In China as well as other Asian countries, Westernization, migration from rural to urban areas, after-effects of sociocultural events, and disruptions of social and emotional support are implicated in the emergence of eating disorders. In particular, risk factors for eating disorders include higher SES, preference for a thin body ideal, history of child abuse, high anxiety levels, hostile parental relationships, jealousy towards media idols, and above-average scores on the body dissatisfaction and interoceptive awareness sections of the Eating Disorder Inventory.  Similarly to the West, researchers have identified the media as a primary source of pressures relating to physical appearance, which may even predict body change behaviors in males and females.

Hong Kong

From the early to mid-1990s, a variant form of anorexia nervosa was identified in Hong Kong. This variant form did not share features of anorexia in the West, notably “fat-phobia” and distorted body image. Patients attributed their restrictive food intake to somatic complaints, such as epigastric bloating, abdominal or stomach pain, or a lack of hunger or appetite. Compared to Western patients, individuals with this variant anorexia demonstrated bulimic symptoms less frequently and tended to have lower pre-morbid body mass index. This form disapproves the assumption that a “fear of fatness or weight gain” is the defining characteristic of individuals with anorexia nervosa.


In the past, the available evidence did not suggest that unhealthy weight loss methods and eating disordered behaviors are common in India as proven by stagnant rates of clinically diagnosed eating disorders. However, it appears that rates of eating disorders in urban areas of India are increasing based on surveys from psychiatrists who were asked whether they perceived eating disorders to be a “serious clinical issue” in India. In a 2015 survey, 23.5% of respondents believed that rates of eating disorders were rising in Bangalore, 26.5% claimed that rates were stagnant, and 42%, the largest percentage, expressed uncertainty.[7] It has been suggested that urbanization and SES are associated with increased risk for body weight dissatisfaction. However, due to the physical size of and diversity within India, trends may vary throughout the country.

Other Approaches

The psychodynamic view on eating disorders focuses on understanding the unconscious forces and motives that influence the disorder. Humanistic approaches take a positive approach to help the individual see themselves as more than their disorder. The humanistic approach attempts to take a positive lens during therapy. A therapist views their patient as an individual rather than a person who a member of a group that represents a category of an eating disorder. The shift in the individual focus allows the therapist and the client to take a holistic viewpoint to observe their behavior which allows for acknowledgment of their positive traits and behaviors, their ability to use their personal instincts to find healing, agency, and fulfillment within themselves. Humanistic therapy is beneficial to people with eating disorders because it is an effective therapeutic technique for people with depression, anxiety, addiction, and relationship issues including themselves. Given the positive focus and individualistic nature of the humanistic approach, people with eating disorders may be able to address their low self-esteem, lack of comfort with themselves or their lives, and a feeling of “wholeness,” and those who struggle with finding personal meaning in their lives.[8]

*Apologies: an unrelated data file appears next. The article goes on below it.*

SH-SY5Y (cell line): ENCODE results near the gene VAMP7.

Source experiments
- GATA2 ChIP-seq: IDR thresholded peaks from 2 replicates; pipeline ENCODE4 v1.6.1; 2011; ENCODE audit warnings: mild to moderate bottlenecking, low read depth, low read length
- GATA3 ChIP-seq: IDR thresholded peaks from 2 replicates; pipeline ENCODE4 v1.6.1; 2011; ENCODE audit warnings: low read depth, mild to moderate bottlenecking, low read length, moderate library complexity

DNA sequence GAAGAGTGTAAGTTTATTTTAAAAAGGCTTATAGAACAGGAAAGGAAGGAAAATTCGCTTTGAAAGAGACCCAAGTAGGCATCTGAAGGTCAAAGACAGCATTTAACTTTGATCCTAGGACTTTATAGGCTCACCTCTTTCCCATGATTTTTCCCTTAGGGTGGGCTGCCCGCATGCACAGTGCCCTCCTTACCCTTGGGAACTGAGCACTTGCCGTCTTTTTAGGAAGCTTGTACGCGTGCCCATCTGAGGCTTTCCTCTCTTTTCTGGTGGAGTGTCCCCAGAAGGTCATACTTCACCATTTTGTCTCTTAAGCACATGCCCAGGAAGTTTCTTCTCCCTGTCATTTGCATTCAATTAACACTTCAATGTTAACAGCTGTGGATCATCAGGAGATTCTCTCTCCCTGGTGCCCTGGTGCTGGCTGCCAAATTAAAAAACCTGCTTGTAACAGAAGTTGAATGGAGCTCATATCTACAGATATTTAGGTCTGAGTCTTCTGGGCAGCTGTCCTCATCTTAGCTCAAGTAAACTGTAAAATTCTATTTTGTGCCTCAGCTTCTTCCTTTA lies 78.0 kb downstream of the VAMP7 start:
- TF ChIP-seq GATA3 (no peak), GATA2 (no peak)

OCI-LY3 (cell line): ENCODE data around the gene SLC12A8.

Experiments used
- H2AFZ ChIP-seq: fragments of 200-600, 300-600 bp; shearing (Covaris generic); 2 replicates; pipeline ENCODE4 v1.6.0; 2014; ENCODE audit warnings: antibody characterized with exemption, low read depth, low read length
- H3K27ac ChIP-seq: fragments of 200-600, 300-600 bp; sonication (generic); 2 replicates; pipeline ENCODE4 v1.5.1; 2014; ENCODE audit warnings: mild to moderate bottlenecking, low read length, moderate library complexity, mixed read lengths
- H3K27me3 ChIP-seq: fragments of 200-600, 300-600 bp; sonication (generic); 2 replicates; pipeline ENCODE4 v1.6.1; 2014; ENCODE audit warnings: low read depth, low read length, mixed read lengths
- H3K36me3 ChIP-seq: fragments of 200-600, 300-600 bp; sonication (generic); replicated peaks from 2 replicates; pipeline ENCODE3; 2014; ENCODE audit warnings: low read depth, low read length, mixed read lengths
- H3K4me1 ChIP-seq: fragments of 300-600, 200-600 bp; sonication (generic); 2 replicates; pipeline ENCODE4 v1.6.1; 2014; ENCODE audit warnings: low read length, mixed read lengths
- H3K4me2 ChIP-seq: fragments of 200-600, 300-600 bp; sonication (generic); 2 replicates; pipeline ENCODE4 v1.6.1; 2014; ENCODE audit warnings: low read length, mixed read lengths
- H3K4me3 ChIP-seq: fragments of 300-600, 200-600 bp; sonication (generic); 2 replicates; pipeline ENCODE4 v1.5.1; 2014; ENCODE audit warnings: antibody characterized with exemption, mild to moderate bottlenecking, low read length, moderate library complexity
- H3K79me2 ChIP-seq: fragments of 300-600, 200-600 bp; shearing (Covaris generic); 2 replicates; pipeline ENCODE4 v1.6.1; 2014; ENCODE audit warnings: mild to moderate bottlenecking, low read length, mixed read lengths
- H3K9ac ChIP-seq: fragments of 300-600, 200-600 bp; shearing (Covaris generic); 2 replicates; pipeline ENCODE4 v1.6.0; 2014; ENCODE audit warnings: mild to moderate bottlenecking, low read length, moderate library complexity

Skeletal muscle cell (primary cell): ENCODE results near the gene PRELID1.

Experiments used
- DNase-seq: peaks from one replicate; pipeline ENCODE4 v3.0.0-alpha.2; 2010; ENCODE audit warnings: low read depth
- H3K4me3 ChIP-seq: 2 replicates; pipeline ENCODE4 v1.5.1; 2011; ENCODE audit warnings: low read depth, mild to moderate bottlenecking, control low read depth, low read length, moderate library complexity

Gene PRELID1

Interpersonal psychotherapy (IPT) is humanistic therapy, originally created to treat depression, and is also effective in treating eating disorders. It is similar to CBT, but the therapist does not attempt to uncover distorted thoughts systematically by giving homework or other assignments. However, as evidence arises during the course of therapy, the therapist calls attention to distorted thinking in relation to significant others. The therapist is warm, empathetic, and positive, working to help the patient resolve interpersonal issues that can also reduce eating disorder behaviors.

Try It

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  2. Faunce GJ (2002-06-01). "Eating disorders and attentional bias: a review". Eating Disorders. 10 (2): 125–39. doi:10.1080/10640260290081696
  3. Acceptance and Commitment Therapy (ACT) in the Treatment of Eating Disorders. Mirror. (2020, June 11). https://mirror-mirror.org/acceptance-and-commitment-therapy-act-in-the-treatment-of-eating-disorders.
  4. Murphy, R., Straebler, S., Cooper, Z., & Fairburn, C. G. (2010). Cognitive behavioral therapy for eating disorders. The Psychiatric clinics of North America, 33(3), 611–627. https://doi.org/10.1016/j.psc.2010.04.004
  5. Knauss C, Paxton SJ, Alsaker FD (December 2007). "Relationships amongst body dissatisfaction, internalization of the media body ideal and perceived pressure from media in adolescent girls and boys". Body Image. 4 (4): 353–60. doi:10.1016/j.bodyim.2007.06.007
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  8. Humanistic Therapy. Psychology Today. https://www.psychologytoday.com/us/therapy-types/humanistic-therapy.